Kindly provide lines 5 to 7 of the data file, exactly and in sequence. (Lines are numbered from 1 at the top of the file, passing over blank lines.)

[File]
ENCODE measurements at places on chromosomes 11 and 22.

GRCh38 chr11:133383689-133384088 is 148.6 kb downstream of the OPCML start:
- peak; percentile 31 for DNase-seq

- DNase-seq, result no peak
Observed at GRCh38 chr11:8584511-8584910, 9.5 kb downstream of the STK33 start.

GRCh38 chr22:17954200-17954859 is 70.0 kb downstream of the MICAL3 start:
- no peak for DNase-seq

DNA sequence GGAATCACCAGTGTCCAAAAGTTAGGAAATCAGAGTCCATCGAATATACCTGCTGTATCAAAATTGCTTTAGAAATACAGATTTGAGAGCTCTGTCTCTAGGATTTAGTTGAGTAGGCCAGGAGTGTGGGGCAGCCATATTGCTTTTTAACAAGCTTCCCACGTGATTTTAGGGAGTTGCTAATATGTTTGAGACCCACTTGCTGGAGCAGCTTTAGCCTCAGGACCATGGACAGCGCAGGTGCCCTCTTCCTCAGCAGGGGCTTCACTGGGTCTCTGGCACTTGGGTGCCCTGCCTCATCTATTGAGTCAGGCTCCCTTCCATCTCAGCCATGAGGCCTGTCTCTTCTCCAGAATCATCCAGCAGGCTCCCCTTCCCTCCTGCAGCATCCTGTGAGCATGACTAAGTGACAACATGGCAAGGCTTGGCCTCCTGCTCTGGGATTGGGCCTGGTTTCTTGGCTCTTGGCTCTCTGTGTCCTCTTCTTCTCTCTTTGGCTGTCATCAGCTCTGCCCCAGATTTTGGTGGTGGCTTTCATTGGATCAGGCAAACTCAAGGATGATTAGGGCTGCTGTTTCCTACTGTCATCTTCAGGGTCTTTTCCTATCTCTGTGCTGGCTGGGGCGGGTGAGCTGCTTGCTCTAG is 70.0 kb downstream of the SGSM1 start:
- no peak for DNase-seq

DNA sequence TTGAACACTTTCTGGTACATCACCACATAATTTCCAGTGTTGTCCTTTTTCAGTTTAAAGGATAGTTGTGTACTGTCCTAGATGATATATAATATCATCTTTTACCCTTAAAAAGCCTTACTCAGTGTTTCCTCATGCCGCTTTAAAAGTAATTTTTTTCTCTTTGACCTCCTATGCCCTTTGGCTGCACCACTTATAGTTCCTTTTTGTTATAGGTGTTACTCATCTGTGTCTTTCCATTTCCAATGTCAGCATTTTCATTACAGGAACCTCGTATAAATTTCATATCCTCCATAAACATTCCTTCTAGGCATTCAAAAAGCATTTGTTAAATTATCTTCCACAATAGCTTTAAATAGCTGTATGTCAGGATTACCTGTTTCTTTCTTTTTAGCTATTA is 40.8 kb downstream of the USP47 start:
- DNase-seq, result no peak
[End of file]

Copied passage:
Observed at GRCh38 chr11:8584511-8584910, 9.5 kb downstream of the STK33 start.

GRCh38 chr22:17954200-17954859 is 70.0 kb downstream of the MICAL3 start:
- no peak for DNase-seq